EUGENE, Ore. — At Mohawk Valley Meats, a small USDA slaughterhouse here, workers in blood-splattered white smocks raced to package meats on a recent Friday.
Business is booming for small meat processors across the U.S. because of soaring demand for locally raised and processed meat and a glut of slaughter-ready livestock created when big slaughterhouses became hotspots for coronavirus outbreaks and had to shut down.
“I’ve never seen anything like this. In two days, we booked all of 2020. We have kill dates for September of 2021 for pigs that haven’t even been conceived yet,” said Denise Pohrman, the plant manager.
Many small processors say they are “thriving.” But some plant managers, including Pohrman of the Mohawk plant, say despite their gratefulness for increased business, they are concerned that their smaller-scale, already-existing customers have been swept aside by larger producers.
With some bigger slaughterhouses closed or slowing their production because of COVID-19 problems, many ranchers have turned to smaller processors. Rebecca Thistlethwaite, director of the Niche Meat Processor Assistance Network, said even ranchers from the Midwest have sent truckloads of hogs to Oregon slaughterhouses.
Faced with new customers, processors say they have had to make tough decisions.
Some processors have dropped small-scale producers and accepted new, larger-scale customers — to make extra income, prevent wasteful livestock deaths and satisfy the nation’s demand for meat.
Other processors have remained loyal to their small producers, hoping to maintain long-term customers and keep them afloat.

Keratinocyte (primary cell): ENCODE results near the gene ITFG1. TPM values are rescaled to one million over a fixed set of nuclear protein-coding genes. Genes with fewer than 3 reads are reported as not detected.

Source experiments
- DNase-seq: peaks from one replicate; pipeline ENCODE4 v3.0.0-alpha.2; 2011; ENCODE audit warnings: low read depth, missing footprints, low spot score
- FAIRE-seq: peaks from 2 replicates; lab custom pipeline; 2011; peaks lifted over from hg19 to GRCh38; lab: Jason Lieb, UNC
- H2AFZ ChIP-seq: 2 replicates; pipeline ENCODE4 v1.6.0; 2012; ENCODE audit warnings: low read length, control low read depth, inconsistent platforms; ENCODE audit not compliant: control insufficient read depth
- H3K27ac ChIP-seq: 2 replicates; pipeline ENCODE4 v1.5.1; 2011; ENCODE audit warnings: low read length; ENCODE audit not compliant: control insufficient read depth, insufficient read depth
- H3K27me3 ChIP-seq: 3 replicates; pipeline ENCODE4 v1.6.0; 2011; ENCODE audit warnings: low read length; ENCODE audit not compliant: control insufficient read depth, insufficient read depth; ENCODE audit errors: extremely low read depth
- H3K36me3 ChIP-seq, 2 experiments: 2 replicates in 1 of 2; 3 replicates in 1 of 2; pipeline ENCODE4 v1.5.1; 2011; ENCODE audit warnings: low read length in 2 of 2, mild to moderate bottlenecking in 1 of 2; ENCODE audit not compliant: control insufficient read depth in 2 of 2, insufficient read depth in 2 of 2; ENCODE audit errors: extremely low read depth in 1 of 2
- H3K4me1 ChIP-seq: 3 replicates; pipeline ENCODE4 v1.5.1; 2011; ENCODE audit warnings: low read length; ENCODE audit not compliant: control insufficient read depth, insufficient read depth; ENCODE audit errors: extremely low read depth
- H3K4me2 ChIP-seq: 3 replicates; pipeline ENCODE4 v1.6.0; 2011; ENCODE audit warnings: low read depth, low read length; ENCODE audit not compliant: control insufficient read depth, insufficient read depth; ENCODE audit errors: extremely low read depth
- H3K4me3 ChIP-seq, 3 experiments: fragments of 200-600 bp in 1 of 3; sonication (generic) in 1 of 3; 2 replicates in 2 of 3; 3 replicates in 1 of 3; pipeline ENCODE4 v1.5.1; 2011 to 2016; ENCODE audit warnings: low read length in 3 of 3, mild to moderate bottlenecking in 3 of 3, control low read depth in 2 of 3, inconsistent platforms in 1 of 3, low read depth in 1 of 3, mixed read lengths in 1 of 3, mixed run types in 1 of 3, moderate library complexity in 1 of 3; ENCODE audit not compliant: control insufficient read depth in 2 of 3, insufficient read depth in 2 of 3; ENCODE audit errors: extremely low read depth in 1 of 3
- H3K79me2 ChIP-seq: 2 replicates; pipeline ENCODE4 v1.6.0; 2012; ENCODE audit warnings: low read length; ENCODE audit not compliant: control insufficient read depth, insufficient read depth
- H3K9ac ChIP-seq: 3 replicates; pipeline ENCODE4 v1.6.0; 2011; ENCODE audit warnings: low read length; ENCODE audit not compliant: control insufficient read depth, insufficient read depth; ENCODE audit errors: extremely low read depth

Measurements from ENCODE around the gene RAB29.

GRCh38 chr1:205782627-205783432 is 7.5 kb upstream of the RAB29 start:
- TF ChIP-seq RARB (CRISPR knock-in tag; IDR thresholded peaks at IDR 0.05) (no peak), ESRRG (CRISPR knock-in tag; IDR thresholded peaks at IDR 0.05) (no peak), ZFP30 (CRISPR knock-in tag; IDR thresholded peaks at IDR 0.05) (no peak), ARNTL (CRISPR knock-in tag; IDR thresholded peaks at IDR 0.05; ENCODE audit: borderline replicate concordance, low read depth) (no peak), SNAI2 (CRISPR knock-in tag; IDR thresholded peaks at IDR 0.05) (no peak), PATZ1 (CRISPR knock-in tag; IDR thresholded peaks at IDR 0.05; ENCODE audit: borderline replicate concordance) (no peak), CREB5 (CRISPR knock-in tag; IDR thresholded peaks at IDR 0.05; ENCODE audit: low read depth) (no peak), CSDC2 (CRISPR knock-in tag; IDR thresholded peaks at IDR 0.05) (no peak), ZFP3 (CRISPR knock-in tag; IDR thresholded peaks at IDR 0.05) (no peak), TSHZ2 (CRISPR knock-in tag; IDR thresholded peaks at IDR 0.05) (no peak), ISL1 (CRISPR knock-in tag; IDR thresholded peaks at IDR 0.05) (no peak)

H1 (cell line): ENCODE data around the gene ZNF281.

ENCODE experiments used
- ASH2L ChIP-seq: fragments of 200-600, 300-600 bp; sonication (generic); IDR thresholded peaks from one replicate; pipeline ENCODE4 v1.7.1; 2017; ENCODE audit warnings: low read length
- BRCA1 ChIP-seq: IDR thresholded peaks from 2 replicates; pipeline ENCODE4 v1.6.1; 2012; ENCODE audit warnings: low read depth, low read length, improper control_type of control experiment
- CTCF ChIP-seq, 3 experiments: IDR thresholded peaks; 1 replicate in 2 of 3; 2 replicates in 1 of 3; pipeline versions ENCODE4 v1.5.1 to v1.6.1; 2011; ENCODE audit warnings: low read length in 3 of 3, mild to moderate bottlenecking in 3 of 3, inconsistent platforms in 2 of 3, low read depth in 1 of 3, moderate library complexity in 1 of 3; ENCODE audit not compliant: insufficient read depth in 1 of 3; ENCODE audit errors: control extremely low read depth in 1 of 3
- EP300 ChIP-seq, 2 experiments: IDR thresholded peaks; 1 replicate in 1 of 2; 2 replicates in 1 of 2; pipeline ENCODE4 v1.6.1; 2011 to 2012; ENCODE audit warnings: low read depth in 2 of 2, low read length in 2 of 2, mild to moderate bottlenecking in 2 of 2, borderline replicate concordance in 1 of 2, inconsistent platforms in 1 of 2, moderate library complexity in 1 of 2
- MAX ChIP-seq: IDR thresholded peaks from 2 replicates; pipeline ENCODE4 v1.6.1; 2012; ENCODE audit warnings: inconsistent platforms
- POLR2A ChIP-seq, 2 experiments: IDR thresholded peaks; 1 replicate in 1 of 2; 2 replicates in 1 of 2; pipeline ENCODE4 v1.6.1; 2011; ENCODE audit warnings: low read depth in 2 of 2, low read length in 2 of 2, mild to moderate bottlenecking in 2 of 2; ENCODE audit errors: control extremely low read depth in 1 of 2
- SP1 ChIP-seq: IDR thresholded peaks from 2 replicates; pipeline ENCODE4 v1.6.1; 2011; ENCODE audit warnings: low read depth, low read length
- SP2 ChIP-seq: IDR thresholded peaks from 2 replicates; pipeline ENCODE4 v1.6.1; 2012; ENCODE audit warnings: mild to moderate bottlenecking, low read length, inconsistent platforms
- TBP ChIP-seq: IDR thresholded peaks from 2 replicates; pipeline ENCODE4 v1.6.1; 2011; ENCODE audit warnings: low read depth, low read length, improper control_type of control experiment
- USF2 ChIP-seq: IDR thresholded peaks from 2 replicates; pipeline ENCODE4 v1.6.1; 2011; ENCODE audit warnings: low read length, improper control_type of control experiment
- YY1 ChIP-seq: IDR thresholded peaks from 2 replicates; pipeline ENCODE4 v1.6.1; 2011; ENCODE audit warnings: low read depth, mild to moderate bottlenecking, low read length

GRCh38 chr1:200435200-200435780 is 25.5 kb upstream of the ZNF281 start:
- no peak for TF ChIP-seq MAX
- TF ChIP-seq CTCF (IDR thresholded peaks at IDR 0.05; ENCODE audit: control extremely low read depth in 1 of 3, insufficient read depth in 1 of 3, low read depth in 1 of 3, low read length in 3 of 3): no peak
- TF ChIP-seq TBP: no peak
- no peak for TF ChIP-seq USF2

“I don’t know who is right and who is wrong, but we have created victims in the aftermath,” said Pohrman of Mohawk Valley Meats.
Pohrman said she packed her calendar with new customers when calls flooded in and now regrets it because 20 to 40 regular customers call daily begging her to harvest their livestock. She said she will no longer accept new customers.
Many small-scale producers, she said, have already paid for slots at farmers markets for the year but will run out of meat before their next butcher dates.
Deck Family Farm in Junction City, Ore., which produces pasture-raised pork, lamb, beef and chicken, has worked with Mohawk Valley Meats 15 years but had its slaughter schedule “totally disrupted,” according to the farm’s poultry manager.
“I lay awake at night and don’t sleep,” said Pohrman. “I’ve apologized more than 10 times this week for allowing myself to become overbooked.”
Pohrman said her new customers, who are reacting to the crisis, are likely just temporary, while her existing customers will likely be with her long-term.
Bill Hoyt, a cattle rancher near Cottage Grove, Ore., and board member of the Oregon Beef Council, said he sympathizes with Pohrman’s dilemma but wonders if she’s making a mistake by turning away other producers.
“Denise (Pohrman) wants to help everyone and can’t say no to the little guy,” he said. “She’s got a heart as big as the plant. But the world has bigger needs right now.”
Thistlethwaite, of the Niche Meat Processor Assistance Network, said if small producers didn’t have slaughter dates lined up months in advance, that’s their problem.